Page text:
Was it the best burger you ever had?
Is Chevy terrible when compared to Ford?
Does Marvel kick DC’s butt?
We humans are funny things. In wrestling with viewpoints and opinions we tend to be quite diametric in nature. We believe we can only be passionate, and only be right, if we polarize one viewpoint at the expense of another.
For truths, this is misguided at best. I like what Pastor Kirk Gilchrist says: Why do we Christians believe we have to promote either only the cross or only the resurrection to win? Why can’t we win by promoting both?
For errors, as CS Lewis so eloquently puts it, the enemy always introduces fallacy into the world in pairs. His hope is to get us to vehemently oppose the obvious one in order to gradually lure us into the more subtle of the two. As a Christian, should you be an individualist, concerning yourself with your own affairs and personal destiny, or should you be a totalitarian, ensuring that everyone arrives at the same conclusions, and therefore, the same benefits that you do?
As emotional humans, we also have a tendency to not believe our facts, stories or analyses are true unless they are the truest. That is to say, that they are the most exceptional, the most verbose points offered in a conversation. As such, we tend to pin on them something of the extravagant, when really just the simple facts would do. To make our point about a complaint, we say, “Because so many people are complaining too.” When really, only two people share the same complaint with us. Or, “It’s a mess everywhere!” When in actuality, it’s only a mess in one corner of the room.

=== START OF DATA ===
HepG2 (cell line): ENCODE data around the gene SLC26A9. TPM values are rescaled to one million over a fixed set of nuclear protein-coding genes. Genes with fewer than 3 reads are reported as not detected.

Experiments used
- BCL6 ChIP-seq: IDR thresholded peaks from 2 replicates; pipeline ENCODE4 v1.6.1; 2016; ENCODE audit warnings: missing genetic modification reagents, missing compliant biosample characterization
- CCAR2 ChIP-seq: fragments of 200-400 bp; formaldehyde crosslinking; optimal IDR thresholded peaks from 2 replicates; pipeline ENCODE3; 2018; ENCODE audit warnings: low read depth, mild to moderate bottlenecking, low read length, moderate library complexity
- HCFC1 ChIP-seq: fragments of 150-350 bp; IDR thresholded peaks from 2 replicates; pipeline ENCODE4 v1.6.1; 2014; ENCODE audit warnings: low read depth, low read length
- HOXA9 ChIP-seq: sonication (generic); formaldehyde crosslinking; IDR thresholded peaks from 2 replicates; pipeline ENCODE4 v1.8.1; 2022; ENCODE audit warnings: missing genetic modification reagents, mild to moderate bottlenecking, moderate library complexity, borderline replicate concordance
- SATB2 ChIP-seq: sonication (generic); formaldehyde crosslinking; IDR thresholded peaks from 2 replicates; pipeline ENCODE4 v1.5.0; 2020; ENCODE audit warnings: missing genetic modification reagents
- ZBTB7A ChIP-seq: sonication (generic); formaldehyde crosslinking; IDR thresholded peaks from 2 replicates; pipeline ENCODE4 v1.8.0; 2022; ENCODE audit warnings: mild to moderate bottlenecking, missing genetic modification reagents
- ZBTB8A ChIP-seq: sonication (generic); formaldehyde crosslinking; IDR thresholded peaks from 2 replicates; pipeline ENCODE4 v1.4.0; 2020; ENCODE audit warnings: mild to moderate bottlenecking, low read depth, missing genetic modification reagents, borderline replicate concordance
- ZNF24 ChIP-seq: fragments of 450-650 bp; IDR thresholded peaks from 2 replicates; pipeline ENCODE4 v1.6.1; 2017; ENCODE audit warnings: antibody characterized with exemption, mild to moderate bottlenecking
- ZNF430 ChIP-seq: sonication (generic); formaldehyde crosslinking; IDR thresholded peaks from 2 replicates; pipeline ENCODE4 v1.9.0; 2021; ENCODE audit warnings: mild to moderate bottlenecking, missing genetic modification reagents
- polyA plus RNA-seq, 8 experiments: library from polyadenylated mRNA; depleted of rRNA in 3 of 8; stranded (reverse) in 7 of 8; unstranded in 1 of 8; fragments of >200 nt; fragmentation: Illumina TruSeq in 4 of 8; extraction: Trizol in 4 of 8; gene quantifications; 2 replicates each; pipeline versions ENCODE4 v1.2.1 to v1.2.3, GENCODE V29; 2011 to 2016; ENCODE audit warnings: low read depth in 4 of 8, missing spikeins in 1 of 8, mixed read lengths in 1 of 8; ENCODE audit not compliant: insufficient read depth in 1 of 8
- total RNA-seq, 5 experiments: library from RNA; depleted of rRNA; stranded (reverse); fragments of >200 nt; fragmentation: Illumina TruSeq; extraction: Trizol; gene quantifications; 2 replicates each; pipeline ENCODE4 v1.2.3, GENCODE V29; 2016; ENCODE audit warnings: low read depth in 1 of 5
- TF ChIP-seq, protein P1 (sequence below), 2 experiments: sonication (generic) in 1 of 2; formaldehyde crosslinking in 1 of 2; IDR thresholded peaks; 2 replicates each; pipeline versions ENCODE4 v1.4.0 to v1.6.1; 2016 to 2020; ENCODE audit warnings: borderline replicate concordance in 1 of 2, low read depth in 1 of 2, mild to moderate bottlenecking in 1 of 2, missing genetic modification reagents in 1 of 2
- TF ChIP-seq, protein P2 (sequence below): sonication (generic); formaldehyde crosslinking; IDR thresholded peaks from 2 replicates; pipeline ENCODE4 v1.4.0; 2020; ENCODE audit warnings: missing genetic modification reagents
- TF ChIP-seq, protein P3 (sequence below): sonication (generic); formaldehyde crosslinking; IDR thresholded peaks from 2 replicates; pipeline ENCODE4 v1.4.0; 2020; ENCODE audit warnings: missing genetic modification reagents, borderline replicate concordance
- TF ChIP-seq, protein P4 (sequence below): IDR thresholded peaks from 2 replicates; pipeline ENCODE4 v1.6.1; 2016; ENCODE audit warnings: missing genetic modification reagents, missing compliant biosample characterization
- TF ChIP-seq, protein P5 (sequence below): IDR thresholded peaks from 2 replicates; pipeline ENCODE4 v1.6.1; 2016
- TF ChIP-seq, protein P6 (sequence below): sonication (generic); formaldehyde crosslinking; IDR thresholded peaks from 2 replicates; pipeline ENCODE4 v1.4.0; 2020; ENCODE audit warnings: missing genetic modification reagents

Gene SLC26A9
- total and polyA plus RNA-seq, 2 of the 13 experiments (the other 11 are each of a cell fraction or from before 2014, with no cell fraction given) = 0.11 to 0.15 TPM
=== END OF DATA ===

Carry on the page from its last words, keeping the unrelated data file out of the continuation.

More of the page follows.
I’ve had my own bout with both polarization and exaggeration, and as such, I’m more prone to perceive them in others. Most of it is birthed either out of insecurity, or someone’s propensity to lie. Neither are good, and neither are right. The truth of any matter can stand on its own two feet and doesn’t need my or your help to make it more right or sensational. The truth is the ultimate sensation.
If we can be less extreme and more accurate, we’ll be more qualified in telling the truest, fullest facts available to tell. And in turn, this makes us the most believable, because every word we say can be respected. We become truth-carriers.
In plain terms, our words, not just our actions, have the power to make us trustworthy.
Avoid the error-pairs; promote both sides of the truth; and temper your sensationalism.